Plants and Animals

Haliaeetus leucocephalus Bald eagle

species photo
Thomas Dunston

Key Characteristics

The Bald eagle is a large bird of prey, with a wingspan ranging from 6-7.5 feet (1.8 - 2.3m). Mature adults are immediately recognizable by their white head and tail and dark brown body. Their hooked beak and feet are yellow. Juvenile plumages are variable, but head and tail are brown with increasing amounts of white until they attain their adult plumage between 4.5 and 5.5 years of age. Females are larger than males.

Status and Rank

US Status: No Status/Not Listed
State Status: SC - Special Concern (rare or uncertain; not legally protected)
Global Rank: G5 - Secure
State Rank: S4 - Apparently secure

Occurrences

CountyNumber of OccurrencesYear Last Observed
Alcona 21 2017
Alger 28 2017
Allegan 7 2017
Alpena 31 2017
Antrim 9 2017
Arenac 18 2019
Baraga 32 2017
Barry 2 2017
Bay 13 2017
Benzie 15 2017
Branch 2 2017
Calhoun 3 2017
Cass 2 2017
Charlevoix 23 2017
Cheboygan 31 2017
Chippewa 72 2017
Clare 14 2017
Clinton 3 2017
Crawford 18 2017
Delta 49 2017
Dickinson 25 2017
Eaton 2 2017
Emmet 18 2017
Genesee 5 2017
Gladwin 16 2017
Gogebic 60 2017
Grand Traverse 13 2017
Gratiot 7 2017
Hillsdale 1 2012
Houghton 31 2017
Huron 19 2017
Ingham 3 2017
Ionia 8 2017
Iosco 21 2017
Iron 55 2017
Isabella 4 2017
Jackson 3 2017
Kalamazoo 6 2017
Kalkaska 10 2017
Kent 4 2017
Keweenaw 35 2017
Lake 10 2017
Lapeer 4 2017
Leelanau 22 2017
Lenawee 2 2017
Livingston 2 2017
Luce 20 2017
Mackinac 44 2018
Macomb 2 2017
Manistee 21 2017
Marquette 33 2017
Mason 18 2017
Mecosta 10 2017
Menominee 40 2017
Midland 10 2017
Missaukee 14 2017
Monroe 18 2017
Montcalm 4 2017
Montmorency 23 2017
Muskegon 10 2017
Newaygo 11 2017
Oakland 3 2017
Oceana 3 2017
Ogemaw 17 2017
Ontonagon 40 2017
Osceola 9 2017
Oscoda 18 2017
Otsego 17 2017
Ottawa 9 2017
Presque Isle 26 2017
Roscommon 22 2017
Saginaw 22 2017
Sanilac 4 2017
Schoolcraft 26 2017
Shiawassee 4 2017
St. Clair 6 2017
St. Joseph 2 2017
Tuscola 10 2017
Washtenaw 4 2017
Wayne 12 2017
Wexford 7 2017

Information is summarized from MNFI's database of rare species and community occurrences. Data may not reflect true distribution since much of the state has not been thoroughly surveyed.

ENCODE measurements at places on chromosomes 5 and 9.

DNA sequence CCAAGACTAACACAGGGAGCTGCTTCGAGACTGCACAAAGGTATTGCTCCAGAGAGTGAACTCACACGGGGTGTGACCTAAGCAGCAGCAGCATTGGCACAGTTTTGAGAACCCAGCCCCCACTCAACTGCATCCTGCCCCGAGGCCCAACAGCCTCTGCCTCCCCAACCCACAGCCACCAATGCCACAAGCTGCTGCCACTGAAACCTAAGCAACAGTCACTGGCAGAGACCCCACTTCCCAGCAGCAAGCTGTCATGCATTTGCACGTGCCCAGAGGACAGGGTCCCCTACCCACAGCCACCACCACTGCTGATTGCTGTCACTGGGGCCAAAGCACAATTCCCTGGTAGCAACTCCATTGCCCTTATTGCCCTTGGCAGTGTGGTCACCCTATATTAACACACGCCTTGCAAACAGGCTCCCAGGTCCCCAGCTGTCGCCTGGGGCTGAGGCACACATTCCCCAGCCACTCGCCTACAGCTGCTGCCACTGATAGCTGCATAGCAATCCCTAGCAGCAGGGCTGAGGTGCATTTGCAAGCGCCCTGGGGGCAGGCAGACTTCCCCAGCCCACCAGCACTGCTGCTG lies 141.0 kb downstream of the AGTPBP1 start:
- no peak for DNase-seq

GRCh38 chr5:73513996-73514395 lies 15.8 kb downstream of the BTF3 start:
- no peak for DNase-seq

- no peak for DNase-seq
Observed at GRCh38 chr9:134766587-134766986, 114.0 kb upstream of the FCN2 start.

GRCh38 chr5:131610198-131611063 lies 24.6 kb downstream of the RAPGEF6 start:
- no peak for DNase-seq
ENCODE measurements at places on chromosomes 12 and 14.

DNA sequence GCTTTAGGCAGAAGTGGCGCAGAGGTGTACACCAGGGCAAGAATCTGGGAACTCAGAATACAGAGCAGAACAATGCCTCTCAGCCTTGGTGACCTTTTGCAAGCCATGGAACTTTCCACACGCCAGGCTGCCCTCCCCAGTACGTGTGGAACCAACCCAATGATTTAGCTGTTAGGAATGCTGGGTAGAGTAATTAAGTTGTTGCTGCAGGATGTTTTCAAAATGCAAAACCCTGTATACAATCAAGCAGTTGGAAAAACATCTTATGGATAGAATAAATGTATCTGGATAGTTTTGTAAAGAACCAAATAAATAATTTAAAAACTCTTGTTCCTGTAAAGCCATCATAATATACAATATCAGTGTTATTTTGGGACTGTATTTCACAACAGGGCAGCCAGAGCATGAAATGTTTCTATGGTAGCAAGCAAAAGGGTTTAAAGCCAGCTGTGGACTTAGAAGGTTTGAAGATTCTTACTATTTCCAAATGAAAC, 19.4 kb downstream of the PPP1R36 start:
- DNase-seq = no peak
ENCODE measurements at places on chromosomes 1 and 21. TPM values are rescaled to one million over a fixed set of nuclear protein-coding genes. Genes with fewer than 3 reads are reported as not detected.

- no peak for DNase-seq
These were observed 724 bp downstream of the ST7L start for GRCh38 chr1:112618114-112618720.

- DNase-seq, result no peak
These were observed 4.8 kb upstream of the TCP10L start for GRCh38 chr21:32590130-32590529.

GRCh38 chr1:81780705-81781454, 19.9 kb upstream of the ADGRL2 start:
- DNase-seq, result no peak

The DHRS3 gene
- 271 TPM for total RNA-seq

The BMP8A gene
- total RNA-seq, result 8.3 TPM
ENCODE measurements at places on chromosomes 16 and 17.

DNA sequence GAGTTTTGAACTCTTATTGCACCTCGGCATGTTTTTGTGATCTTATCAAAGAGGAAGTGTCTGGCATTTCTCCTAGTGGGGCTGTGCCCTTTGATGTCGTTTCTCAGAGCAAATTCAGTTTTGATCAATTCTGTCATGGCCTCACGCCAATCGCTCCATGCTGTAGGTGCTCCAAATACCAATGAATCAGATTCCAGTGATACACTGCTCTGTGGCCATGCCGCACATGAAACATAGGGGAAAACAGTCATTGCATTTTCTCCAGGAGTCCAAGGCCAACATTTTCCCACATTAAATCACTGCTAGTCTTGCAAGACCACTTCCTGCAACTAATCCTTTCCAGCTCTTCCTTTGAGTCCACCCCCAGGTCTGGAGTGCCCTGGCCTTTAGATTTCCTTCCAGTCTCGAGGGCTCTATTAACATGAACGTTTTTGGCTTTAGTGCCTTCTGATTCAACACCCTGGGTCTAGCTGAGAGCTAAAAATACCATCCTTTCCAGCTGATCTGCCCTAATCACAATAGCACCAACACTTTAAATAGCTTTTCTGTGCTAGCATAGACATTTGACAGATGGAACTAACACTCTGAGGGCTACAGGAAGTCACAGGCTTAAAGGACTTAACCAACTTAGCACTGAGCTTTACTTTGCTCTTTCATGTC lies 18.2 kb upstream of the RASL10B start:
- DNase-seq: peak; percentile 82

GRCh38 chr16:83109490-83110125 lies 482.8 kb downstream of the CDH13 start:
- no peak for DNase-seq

Habitat

Bald eagles will nest in a wide variety of habitats that provide suitable nest sites close to open water. Nests may be placed in snags or large live trees as well as on constructed platforms or utility poles. They are resident (stay year round) as long as there is open water where they can forage.

Natural Community Types

For each species, lists of natural communities were derived from review of the nearly 6,500 element occurrences in the MNFI database, in addition to herbarium label data for some taxa. In most cases, at least one specimen record exists for each listed natural community. For certain taxa, especially poorly collected or extirpated species of prairie and savanna habitats, natural community lists were derived from inferences from collection sites and habitat preferences in immediately adjacent states (particularly Indiana and Illinois). Natural communities are not listed for those species documented only from altered or ruderal habitats in Michigan, especially for taxa that occur in a variety of habitats outside of the state.

Natural communities are not listed in order of frequency of occurrence, but are rather derived from the full set of natural communities, organized by Ecological Group. In many cases, the general habitat descriptions should provide greater clarity and direction to the surveyor. In future versions of the Rare Species Explorer, we hope to incorporate natural community fidelity ranks for each taxon.

Management Recommendations

Bald eagles are extremely sensitive to human activity during the first 12 weeks of the breeding season. Maintain a quarter mile buffer zone around the nest from mid-March through the end of June. Schedule maintenance and construction activities within the buffer zone to occur between August and February.

Active Period

Nesting from third week of March to second week of July

Survey Methods

Surveys may be conducted by checking suitable habitat for their large conspicuous stick nests or shoreline areas for foraging adults. Automobiles, planes, or boats allow the surveyor to efficiently cover a larger area than they would on foot and may provide easier access to otherwise inaccessible areas.

Visual in suitable habitat

Survey Period: From first week of May to fourth week of July

Time of Day: Daytime

References

Survey References

  • Bibby, C.J., N.D. Burgess, and D.A. Hill. 1992. Bird Census Techniques. Academic Press, New York.

Technical References

  • Brewer, R., G. A. McPeek, and R. J. Adams Jr., eds. 1991. The Atlas of Breeding Birds of Michigan. Michigan State University Press, East Lansing. 650pp.
  • Evers, D.C. 1994. Endangered and Threatened Wildlife of Michigan. The University of Michigan Press, Ann Arbor. 412pp.